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Thursday, July 11, 2013

An inventor, with a patent, in the family

A scene from the Lawrence Collection Irish Life series. 
Date: Circa 1897 from wikimedia commons
Periodically my genealogy ADD kicks in and I start following the odd rabbit trail.  In the past few days it has been the trail of Noah G. Hayden and his patent.  Yes, I said patent.  How cool is that? An inventor in the family.

During a search under his name on Google Books I discovered several publications with a reference to this patent.  On 12 April 1833 Noah G. Hayden from Harrodsburg, Kentucky was issued a patent for a machine that thrashed both hemp and flax.  If you go back to my last post concerning his mother, Elizabeth Gilpin Hayden, you will read that she grew both of these on their farm in Mercer County. Perhaps he was trying to cut down on the labor intensive work on the farm.

Under the Directory of American Tool and Machinery Patents (DATAMP) website I found it was registered as number 7,527X.  This information was gathered by volunteers from the United States Patent and Trademark Office (USPTO) online database.  Unfortunately there was not a lot of information or an image of the machine.  A footnote on the bottom of the page states:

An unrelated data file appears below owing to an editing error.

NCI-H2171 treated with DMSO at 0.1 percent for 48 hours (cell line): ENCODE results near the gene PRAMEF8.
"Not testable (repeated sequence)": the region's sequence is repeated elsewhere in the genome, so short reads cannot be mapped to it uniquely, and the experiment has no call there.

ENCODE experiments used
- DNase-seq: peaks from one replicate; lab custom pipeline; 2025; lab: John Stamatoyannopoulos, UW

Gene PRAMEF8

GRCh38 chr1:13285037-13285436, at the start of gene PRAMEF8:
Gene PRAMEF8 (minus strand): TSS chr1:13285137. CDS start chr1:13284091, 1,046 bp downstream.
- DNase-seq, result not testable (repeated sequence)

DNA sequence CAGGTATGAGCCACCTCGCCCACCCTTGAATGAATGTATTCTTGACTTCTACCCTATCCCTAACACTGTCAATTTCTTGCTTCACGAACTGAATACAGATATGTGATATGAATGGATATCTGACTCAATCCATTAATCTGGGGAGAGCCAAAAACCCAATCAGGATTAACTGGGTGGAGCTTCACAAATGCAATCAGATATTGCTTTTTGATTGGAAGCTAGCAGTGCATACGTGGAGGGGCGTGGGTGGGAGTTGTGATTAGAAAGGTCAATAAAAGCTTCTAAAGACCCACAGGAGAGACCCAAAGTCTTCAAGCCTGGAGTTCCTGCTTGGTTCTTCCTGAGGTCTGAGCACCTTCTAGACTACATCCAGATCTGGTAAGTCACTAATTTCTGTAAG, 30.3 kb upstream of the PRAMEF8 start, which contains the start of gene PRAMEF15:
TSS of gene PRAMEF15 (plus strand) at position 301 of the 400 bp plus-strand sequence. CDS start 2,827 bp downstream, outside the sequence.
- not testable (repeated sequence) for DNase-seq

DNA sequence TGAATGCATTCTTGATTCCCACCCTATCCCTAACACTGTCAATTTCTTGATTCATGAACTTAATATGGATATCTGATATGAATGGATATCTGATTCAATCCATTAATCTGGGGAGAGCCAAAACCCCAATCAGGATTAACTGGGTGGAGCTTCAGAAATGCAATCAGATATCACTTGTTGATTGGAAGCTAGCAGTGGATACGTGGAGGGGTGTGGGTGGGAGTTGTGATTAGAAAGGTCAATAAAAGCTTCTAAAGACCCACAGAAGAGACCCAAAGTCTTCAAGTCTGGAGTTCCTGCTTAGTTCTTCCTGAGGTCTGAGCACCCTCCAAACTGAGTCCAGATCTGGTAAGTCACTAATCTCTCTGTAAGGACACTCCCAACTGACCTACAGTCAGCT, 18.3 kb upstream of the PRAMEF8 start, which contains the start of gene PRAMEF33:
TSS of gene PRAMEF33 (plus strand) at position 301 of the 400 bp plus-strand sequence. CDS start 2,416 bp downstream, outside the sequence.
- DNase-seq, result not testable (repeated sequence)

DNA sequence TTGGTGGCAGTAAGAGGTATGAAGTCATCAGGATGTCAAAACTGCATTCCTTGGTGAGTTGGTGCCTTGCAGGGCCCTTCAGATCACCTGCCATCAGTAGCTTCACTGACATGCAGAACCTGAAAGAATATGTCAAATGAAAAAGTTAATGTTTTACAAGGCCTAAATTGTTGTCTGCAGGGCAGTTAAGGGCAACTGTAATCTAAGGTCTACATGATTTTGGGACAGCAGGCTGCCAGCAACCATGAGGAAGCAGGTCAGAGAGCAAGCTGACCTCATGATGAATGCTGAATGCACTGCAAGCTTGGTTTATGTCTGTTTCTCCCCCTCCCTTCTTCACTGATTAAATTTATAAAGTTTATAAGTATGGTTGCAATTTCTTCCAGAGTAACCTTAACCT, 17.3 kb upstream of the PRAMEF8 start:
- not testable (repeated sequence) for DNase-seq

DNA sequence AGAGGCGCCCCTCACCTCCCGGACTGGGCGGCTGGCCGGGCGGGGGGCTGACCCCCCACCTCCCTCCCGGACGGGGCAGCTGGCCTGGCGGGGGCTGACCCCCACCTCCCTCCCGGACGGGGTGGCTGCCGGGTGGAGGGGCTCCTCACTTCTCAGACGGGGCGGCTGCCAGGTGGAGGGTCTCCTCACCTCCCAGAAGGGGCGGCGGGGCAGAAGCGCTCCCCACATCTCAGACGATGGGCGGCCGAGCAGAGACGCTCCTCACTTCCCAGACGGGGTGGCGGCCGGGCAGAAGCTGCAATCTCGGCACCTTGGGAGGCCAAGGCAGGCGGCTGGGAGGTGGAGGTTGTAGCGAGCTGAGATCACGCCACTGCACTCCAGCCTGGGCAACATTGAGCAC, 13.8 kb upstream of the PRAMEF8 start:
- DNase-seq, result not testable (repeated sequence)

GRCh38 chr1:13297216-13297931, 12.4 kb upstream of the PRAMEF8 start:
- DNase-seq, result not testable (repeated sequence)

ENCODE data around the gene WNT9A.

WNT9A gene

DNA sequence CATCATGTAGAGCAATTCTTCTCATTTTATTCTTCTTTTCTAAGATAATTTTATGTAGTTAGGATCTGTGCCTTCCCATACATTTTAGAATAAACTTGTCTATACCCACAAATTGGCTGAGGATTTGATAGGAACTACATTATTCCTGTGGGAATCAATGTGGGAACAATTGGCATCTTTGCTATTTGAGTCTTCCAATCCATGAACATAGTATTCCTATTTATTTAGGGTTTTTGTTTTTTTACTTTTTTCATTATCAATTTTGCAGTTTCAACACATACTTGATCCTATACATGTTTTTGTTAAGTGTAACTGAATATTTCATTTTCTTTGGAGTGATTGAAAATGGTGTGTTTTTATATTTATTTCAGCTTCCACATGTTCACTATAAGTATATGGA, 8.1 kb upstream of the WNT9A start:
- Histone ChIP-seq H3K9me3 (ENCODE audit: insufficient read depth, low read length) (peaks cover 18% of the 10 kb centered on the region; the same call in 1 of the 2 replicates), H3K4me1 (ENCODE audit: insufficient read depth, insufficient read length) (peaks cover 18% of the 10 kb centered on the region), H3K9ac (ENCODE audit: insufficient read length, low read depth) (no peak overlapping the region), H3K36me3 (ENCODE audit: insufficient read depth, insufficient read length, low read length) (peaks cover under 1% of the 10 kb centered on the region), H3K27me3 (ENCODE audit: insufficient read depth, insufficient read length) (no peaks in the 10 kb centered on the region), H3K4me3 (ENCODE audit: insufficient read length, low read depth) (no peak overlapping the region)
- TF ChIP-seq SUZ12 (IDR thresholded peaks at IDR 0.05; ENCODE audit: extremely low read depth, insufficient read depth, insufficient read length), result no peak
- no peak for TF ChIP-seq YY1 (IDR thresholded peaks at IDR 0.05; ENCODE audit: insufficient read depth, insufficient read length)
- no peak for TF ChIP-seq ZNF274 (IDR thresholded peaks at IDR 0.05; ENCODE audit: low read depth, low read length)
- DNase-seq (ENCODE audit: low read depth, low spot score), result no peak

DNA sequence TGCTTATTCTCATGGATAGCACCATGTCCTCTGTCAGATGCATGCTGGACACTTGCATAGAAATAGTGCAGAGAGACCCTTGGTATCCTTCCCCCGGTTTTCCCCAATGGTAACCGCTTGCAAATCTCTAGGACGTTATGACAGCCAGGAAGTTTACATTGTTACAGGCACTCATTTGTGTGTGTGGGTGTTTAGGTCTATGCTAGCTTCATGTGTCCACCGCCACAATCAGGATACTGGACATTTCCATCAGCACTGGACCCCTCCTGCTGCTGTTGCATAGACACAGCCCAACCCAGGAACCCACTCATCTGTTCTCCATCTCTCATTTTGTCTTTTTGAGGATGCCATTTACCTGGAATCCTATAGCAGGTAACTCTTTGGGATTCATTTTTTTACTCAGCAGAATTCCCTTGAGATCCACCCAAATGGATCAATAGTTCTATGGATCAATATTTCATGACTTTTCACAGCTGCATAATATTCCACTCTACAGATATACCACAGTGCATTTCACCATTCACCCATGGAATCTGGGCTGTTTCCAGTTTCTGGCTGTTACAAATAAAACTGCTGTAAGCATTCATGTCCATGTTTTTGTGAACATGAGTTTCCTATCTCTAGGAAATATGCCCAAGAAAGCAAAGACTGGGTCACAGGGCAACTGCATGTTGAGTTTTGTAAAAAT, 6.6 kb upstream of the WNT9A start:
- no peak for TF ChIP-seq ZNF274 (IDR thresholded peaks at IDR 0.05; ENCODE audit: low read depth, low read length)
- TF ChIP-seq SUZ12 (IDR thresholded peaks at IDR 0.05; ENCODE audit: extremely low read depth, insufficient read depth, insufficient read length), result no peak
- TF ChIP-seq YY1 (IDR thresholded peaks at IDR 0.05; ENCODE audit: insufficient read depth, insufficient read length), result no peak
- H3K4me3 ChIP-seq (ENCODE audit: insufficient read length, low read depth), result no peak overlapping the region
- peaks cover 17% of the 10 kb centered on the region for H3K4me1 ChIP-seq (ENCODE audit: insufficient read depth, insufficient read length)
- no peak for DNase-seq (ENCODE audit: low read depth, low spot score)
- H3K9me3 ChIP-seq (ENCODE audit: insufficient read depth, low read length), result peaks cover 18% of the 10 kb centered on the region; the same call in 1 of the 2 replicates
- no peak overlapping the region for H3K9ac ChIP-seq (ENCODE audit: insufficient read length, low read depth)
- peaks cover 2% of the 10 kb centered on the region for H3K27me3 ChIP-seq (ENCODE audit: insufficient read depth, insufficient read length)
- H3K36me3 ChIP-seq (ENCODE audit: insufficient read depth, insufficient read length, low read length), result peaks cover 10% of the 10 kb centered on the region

Most of the patents prior to 1836 were lost in the Dec. 1836 fire. Only about 2,000 of the almost 10,000 documents were recovered. Little is known about this patent. There are no patent drawings available. This patent is in the database for reference only.
Upon further investigation I found a full description in the 1833 issue of the Journal of the Franklin Institute.  I can just image what it would have looked like!



  1. Pretty cool!

    (My mother worked for years for the USPTO -- if I knew you were hunting around in their records she might have been able to give you a few pointers).

    1. Yeah, well, it was a spur of the moment type of thing. I found this link, clicked on it, and then just kept clicking. If you mention it to her and she thinks of anything else let me know. :) We have another mutual friend looking for patents BTW.

  2. Cool! It's amazing that you could find two references to this threshing machine, even though so much was lost in the 1836 fire. I'm not good with machines, so I liked the phrase, "in some undescribed way." It's amazing to have an inventor in the family.